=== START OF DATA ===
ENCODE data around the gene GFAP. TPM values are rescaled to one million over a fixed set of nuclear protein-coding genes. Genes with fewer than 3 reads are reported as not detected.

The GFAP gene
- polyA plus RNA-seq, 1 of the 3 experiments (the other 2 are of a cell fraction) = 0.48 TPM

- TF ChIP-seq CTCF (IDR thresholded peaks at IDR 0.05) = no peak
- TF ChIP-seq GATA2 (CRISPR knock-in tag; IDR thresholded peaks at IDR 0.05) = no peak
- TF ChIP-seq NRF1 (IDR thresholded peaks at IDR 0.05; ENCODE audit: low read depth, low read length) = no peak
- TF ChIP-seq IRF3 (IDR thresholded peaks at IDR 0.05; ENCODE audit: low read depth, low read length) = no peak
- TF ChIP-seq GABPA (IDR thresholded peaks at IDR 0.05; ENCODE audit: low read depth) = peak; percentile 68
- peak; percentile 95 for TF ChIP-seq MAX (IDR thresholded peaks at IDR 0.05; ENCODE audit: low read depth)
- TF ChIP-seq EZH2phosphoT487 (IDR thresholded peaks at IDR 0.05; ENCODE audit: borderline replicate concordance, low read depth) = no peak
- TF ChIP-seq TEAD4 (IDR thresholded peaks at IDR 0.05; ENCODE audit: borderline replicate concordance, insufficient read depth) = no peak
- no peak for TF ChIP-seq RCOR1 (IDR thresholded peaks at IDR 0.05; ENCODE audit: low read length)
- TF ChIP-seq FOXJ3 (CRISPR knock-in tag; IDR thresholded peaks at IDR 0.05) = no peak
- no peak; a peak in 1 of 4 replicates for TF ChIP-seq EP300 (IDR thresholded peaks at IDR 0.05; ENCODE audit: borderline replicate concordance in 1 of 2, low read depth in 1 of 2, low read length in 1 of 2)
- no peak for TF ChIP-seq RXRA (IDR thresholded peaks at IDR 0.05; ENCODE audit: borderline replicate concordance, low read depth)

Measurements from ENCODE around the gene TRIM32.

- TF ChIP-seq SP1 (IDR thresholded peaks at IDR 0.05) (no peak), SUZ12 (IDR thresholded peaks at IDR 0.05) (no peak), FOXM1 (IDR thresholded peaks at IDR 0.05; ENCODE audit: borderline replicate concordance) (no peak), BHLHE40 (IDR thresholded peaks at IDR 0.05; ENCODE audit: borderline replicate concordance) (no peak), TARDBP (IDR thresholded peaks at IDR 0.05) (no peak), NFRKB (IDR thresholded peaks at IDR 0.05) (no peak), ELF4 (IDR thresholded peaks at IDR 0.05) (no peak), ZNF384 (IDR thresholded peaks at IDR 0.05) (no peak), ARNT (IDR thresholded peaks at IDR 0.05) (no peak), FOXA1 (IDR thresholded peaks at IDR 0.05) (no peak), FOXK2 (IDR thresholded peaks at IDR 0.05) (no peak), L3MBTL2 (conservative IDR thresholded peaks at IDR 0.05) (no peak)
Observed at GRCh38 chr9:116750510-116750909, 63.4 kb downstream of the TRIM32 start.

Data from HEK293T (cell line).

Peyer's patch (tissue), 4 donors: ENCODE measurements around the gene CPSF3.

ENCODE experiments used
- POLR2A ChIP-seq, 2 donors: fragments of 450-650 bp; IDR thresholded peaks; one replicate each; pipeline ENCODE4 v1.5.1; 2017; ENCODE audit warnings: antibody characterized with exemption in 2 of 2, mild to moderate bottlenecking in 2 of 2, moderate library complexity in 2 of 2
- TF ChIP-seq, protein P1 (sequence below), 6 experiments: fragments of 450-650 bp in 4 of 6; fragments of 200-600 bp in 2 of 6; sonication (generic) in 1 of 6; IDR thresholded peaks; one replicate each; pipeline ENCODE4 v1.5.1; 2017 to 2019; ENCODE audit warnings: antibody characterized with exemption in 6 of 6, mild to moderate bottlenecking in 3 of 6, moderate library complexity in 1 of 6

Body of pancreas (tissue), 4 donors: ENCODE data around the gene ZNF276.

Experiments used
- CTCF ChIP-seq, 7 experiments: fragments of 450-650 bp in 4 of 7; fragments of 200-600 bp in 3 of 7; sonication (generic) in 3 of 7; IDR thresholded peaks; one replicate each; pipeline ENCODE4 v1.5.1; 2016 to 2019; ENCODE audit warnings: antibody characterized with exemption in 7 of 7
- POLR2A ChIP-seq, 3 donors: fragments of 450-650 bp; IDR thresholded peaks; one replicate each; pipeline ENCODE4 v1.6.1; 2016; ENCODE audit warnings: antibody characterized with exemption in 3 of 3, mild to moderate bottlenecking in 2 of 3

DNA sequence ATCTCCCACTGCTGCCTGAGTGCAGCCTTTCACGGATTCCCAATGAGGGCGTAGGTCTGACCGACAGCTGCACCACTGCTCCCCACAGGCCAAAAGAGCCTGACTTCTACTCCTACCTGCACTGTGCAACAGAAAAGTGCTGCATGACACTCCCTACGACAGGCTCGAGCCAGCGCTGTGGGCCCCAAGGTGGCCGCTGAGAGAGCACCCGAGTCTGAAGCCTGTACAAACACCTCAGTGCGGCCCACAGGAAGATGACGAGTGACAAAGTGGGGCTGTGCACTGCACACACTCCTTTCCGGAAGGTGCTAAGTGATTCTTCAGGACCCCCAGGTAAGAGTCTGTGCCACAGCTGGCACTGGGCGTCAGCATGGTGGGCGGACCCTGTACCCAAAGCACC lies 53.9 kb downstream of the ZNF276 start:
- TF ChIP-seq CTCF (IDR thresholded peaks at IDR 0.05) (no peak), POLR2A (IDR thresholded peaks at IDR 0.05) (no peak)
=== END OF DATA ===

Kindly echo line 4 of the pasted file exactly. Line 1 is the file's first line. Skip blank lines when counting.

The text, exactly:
- TF ChIP-seq CTCF (IDR thresholded peaks at IDR 0.05) = no peak